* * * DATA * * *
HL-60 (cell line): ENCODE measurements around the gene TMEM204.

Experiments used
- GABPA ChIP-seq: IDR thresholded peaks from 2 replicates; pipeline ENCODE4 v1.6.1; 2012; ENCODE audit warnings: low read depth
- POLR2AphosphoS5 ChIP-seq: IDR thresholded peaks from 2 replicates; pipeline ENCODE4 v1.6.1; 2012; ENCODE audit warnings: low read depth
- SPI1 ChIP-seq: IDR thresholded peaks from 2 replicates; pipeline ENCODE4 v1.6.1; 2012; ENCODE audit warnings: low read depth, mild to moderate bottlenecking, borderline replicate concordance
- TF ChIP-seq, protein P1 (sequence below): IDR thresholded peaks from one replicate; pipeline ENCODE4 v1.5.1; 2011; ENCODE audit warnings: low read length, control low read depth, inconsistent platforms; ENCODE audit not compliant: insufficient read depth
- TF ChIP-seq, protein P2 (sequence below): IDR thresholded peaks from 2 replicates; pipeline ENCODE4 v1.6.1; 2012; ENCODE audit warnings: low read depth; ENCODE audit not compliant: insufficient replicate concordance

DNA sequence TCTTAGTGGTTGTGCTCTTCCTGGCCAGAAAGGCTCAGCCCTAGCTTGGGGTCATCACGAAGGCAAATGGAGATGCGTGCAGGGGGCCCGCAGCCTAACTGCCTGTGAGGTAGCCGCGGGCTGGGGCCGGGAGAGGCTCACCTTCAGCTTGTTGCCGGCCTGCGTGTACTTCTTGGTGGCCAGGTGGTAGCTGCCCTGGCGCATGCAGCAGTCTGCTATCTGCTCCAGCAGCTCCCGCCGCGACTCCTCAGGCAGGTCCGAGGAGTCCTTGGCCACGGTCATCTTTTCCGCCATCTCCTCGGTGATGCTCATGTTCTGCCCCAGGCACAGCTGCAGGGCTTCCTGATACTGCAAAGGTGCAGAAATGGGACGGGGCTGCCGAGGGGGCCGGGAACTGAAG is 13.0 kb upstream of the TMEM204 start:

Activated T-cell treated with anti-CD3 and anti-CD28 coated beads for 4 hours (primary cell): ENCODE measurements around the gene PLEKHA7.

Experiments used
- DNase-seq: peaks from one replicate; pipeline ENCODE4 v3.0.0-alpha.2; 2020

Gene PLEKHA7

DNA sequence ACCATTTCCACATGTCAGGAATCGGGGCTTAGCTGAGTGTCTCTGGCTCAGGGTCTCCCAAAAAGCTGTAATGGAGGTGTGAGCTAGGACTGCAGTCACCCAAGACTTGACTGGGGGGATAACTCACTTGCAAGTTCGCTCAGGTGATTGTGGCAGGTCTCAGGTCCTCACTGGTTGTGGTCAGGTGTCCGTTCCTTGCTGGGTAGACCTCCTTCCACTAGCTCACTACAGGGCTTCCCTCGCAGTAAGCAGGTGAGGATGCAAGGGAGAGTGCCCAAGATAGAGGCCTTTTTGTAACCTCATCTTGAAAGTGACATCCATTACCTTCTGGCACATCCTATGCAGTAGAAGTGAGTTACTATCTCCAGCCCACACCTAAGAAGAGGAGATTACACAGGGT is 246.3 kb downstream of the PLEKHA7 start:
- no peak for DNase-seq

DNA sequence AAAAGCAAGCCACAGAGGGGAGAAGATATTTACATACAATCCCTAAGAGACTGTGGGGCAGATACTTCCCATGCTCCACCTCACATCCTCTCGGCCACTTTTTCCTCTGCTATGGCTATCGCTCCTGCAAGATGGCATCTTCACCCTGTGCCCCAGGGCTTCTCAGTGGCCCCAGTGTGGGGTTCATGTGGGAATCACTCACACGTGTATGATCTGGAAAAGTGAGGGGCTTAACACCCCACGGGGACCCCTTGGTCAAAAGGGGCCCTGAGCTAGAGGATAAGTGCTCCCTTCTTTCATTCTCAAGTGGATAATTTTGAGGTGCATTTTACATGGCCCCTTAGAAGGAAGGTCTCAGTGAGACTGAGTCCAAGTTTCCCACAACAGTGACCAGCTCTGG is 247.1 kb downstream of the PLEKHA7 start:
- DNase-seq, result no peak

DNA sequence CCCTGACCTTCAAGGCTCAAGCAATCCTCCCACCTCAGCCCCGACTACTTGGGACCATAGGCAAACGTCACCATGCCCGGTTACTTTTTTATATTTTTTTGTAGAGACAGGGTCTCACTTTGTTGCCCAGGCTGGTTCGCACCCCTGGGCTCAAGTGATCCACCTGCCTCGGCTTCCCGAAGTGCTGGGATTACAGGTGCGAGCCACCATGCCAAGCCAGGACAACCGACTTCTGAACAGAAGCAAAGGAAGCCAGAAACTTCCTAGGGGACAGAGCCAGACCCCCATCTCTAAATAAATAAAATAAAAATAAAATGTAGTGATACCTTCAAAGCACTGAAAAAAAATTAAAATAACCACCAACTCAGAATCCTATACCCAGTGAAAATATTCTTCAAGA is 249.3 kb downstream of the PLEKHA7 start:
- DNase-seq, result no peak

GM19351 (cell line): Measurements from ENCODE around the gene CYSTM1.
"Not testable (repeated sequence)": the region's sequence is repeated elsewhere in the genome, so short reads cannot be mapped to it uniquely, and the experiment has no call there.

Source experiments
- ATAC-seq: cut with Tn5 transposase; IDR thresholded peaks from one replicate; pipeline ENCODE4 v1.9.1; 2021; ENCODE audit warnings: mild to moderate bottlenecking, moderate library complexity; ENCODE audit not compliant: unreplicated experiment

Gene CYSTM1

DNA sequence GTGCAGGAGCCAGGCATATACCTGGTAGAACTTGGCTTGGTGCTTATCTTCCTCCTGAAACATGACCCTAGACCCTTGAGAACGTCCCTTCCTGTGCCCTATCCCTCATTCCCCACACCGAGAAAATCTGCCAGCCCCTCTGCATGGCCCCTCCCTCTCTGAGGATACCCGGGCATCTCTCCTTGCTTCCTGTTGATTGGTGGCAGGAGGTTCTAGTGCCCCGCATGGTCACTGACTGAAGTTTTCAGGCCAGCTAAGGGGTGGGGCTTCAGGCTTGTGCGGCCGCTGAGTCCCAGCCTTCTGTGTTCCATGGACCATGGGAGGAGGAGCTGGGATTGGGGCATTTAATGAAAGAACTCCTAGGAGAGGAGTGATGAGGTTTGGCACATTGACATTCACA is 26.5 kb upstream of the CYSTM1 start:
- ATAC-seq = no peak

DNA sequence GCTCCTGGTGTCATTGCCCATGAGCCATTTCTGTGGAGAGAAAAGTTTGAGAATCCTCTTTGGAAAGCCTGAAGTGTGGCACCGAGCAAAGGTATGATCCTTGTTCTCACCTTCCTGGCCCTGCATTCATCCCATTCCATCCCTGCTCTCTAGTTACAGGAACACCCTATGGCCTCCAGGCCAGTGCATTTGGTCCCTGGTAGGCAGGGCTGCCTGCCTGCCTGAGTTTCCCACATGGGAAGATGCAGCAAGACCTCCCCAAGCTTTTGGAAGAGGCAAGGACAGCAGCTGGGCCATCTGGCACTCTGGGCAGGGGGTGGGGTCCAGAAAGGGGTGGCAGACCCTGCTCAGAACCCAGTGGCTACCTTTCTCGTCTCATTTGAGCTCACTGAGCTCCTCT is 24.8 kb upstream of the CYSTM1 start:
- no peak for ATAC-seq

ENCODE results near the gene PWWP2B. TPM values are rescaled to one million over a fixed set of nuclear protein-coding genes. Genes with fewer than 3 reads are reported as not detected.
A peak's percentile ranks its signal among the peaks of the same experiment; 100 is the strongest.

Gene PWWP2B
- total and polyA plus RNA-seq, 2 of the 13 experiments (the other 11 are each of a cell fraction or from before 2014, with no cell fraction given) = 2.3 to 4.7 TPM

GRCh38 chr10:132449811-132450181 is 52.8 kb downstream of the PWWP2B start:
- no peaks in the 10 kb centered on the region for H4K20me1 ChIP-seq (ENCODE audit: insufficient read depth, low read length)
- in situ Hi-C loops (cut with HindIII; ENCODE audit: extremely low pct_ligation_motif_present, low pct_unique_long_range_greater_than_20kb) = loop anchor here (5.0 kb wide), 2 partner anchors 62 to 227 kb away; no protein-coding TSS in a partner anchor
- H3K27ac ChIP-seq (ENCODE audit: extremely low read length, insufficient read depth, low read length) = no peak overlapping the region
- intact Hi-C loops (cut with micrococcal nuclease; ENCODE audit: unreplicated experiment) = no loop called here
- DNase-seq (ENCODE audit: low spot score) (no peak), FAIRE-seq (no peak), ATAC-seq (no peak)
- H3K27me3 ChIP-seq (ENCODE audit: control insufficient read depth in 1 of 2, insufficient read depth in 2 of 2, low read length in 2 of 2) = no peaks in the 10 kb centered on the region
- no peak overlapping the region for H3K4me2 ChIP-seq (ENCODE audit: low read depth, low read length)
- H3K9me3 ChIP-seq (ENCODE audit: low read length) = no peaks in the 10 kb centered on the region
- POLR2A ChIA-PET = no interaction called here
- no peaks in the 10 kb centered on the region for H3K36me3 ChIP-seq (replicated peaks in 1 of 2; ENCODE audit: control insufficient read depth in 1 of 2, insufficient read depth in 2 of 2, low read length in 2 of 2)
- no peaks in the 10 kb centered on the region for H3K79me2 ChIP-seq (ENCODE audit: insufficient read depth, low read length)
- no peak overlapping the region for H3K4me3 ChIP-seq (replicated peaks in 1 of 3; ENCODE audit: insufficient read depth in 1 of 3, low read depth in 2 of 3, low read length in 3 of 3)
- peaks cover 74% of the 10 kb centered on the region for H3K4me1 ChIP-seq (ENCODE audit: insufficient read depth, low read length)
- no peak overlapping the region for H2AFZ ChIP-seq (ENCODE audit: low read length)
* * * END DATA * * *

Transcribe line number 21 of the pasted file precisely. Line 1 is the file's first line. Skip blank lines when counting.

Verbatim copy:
Source experiments